Thursday, April 23, 2015

I am strong and beautiful (well, at least cute)

The chalked words read, "I am strong and beautiful."
People who have had near-death experiences--who think they've glimpsed heaven--often talk about how it has changed their lives. Well, in my NDE, I saw miniature zoo animals holding a tea party. That didn't have quite the same impact on my life because I don't believe that actually happened. But my life has changed nonetheless.

It wasn't so much the NDE, but the fact that I came so close to death and survived. Nearly dying has to change your life, whether you think you've had a profound spiritual experience or not. I bested death and came back laughing.

Don't get me wrong; I'm still afraid of death. Fear is really the wrong word. I think death will be final, so I'm not scared of going to Hell or what will happen, other than the possible suffering I might experience. What I'm afraid of is no longer existing. I know that will eventually occur, but I'd just assume put it off as long as possible. I've always been such a procrastinator.

I remain plenty insecure, as well. Just like my dermatomyositis, insecurity can go into remission, but it can never truly be cured.

But, again, the experience of having been so close to death has given me new confidence that I can conquer anything. My recovery has furthered that because I've survived a state so close to death that I would've been given Last Rites if I had been a Catholic. I've also surpassed the predictions of my doctors, who told my loved ones to give up hope for my full recovery. I've defied, as well, the physical therapists at the nursing home who doubted that I was actually walking because they were unfamiliar with the techniques of the physical therapist helping me to walk, John Silva. At Rancho Los Amigos, he learned that it was important to get patients walking as soon as possible, even if you have to help them to do it at first. I couldn't stand on my own yet, but by partially supporting my weight, he helped me to walk a few halting steps. Then, a few more. Eventually, I didn't need the support anymore.

If he hadn't done that, I would've been stuck in the nursing home, forcing me to lose my Kaiser coverage. I'm now starting to walk outside the house with the new Hurrycane Keith gave me for my birthday. I already walk around the house without a cane at all. I've been walking longer and longer distances during our rehab walks, too. I climbed a steep stairwell at the Santa Anita train depot museum at the Los Angeles County Arboretum just this past Sunday, on my birthday.



And, it's not like I've become death-defying. I'm still afraid of bad things happening to me, like the Sword of Damocles of my dermatomyositis-related increased cancer risk. But I now feel like I can cope with any challenge I should face.

So, while I'm not sure if I am beautiful, as the self-affirming chalk message asserts (I'll accept cute), I do feel strong.

2 comments:

  1. You ARE strong and beautiful; just temporarily in disguise. Don't know about cute though. Cute is for kittens. LOL!!
    TTFN,
    Steve

    ReplyDelete
  2. Thanks for that, Steve! PS: No one is supposed to know about the special abilities I gained during the coma, so I need that disguise! TTFN!

    ReplyDelete

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Coma Girl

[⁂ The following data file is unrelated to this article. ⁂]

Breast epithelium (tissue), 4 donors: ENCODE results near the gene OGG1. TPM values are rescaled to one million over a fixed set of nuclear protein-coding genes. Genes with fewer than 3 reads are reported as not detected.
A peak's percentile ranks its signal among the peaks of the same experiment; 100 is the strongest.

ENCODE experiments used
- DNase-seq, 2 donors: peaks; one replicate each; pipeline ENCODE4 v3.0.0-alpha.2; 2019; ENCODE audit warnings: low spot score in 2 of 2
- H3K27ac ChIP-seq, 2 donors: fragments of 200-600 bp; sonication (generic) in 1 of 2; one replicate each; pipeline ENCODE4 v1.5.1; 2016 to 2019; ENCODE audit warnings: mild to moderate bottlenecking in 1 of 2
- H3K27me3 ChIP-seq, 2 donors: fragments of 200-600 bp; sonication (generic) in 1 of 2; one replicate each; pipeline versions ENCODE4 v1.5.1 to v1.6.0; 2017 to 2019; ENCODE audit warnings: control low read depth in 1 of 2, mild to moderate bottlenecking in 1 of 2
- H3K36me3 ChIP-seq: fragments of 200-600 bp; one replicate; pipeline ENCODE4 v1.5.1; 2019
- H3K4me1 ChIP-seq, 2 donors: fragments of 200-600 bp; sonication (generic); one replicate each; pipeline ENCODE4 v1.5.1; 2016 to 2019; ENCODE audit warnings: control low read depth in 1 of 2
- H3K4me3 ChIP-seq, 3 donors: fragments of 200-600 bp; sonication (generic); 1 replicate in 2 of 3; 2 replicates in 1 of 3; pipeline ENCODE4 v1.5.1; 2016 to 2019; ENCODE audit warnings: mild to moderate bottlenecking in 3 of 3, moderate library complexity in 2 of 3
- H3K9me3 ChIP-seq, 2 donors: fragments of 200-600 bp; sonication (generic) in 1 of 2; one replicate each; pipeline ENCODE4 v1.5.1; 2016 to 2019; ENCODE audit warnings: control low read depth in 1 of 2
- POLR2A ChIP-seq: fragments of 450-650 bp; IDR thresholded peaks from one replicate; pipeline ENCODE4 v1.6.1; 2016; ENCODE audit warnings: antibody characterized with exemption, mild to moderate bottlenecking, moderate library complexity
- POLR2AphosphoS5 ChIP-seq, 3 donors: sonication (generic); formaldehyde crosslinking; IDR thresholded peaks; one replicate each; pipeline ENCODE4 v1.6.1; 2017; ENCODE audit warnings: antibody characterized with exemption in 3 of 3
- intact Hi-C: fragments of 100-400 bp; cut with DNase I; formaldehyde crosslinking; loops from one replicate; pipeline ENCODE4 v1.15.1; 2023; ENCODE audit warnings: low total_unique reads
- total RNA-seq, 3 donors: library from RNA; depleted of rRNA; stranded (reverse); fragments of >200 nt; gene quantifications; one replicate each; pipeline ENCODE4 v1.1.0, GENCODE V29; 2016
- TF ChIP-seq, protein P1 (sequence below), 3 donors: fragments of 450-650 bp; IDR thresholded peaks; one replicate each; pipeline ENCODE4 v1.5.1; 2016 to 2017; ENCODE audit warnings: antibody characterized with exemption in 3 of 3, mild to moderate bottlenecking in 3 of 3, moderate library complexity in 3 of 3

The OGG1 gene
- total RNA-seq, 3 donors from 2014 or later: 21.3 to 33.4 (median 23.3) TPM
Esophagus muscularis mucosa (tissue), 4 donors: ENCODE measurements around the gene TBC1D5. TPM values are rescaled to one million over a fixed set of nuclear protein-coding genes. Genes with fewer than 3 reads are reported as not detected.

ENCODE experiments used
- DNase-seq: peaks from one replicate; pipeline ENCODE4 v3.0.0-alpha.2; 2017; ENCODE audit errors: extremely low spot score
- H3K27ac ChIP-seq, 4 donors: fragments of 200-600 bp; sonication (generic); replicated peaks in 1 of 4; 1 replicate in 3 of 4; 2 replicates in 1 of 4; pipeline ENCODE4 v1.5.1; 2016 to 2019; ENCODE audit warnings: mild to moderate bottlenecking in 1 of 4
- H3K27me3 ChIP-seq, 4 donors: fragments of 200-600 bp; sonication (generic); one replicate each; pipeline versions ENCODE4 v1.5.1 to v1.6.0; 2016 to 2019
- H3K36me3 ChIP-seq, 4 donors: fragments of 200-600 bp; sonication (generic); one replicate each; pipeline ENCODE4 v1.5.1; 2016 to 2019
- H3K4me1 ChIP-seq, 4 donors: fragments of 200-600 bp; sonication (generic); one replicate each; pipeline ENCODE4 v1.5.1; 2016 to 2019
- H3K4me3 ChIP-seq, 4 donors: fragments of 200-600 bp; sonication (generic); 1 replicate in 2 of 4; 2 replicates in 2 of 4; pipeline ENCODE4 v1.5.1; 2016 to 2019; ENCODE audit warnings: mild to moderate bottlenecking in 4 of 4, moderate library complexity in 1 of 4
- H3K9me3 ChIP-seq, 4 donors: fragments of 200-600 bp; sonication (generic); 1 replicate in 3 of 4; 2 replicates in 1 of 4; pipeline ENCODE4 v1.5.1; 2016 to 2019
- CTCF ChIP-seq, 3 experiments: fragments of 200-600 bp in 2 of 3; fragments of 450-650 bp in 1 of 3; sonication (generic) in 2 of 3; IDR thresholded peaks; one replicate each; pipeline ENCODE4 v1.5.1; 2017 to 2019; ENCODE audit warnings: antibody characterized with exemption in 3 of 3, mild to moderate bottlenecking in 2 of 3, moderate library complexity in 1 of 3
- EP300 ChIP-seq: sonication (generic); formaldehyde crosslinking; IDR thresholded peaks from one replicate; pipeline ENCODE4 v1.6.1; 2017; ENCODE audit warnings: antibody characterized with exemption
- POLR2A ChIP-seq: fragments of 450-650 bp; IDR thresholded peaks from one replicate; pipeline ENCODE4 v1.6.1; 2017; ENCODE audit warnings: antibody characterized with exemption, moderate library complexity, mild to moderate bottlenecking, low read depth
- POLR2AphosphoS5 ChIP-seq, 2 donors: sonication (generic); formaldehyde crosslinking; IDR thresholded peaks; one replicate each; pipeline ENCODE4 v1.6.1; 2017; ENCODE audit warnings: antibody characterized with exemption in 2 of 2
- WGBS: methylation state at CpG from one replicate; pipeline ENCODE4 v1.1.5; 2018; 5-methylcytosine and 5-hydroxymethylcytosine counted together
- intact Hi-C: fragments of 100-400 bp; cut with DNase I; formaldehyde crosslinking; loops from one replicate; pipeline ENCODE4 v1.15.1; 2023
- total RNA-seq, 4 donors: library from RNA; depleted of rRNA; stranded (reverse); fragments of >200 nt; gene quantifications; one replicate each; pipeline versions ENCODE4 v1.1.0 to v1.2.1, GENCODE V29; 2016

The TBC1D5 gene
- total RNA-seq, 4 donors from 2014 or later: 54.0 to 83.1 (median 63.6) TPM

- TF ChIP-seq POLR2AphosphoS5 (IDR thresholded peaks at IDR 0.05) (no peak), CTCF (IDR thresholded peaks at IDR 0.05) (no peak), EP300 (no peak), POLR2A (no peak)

Coma Girl

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In July of 2013, I fell into a six-week coma and nearly died. When I awoke from the coma, I could barely lift my head. It has been a hard road to recovery. The doctors advised my loved ones to give up all hope for my full recovery, but while they were shining lights in my eyes to gauge my level of consciousness, I was telling them grumpily to leave me alone because I was trying to get back to sleep...in my coma-dream. I was experiencing covert cognition, and the coma-dream was my version of a near-death experience. I'm a skeptic, so I saw surreal images instead of spirits or dead loved ones. According to my research, as many as one in five people with consciousness disorders have covert cognition.

Not a miracle recovery, but a miracle of modern medicine

In 2013 I fell into a six-week coma and nearly died after I contracted legionella. The Legionnaire's disease was in turn triggered by immunosuppression caused by the prednisone I was taking for my rare autoimmune disease, dermatomyositis.

I suffered a series of strokes on both sides of my brain when the sepsis caused my blood pressure to plummet. I fell into a deep coma. My kidneys and lungs began to fail, as my body was began dying one organ at a time. My doctors told my loved ones to give up hope for my full recovery. They expected me to die, and even if I somehow lived, I would remain a vegetable or at best left so hopelessly brain-damaged that I would never be same. But unbeknownst to them, while they were shining lights in my eyes and shaking their heads, I was telling them in my coma-dream--my secular version of a near-death experience--to leave me alone because I was trying to get back to sleep. I was experiencing what is known as covert cognition, the subject of my Skeptical Inquirer article "Covert Cognition: My So-Called Near-Death Experience," which appeared in their July/August issue.

But it wasn't a miracle--despite what so many continue to believe--that I recovered so fully. I owe my life not to God, but the miracles of modern medicine, as well as the nature of the watershed-area brain damage I suffered, as I detailed in my article and in this blog.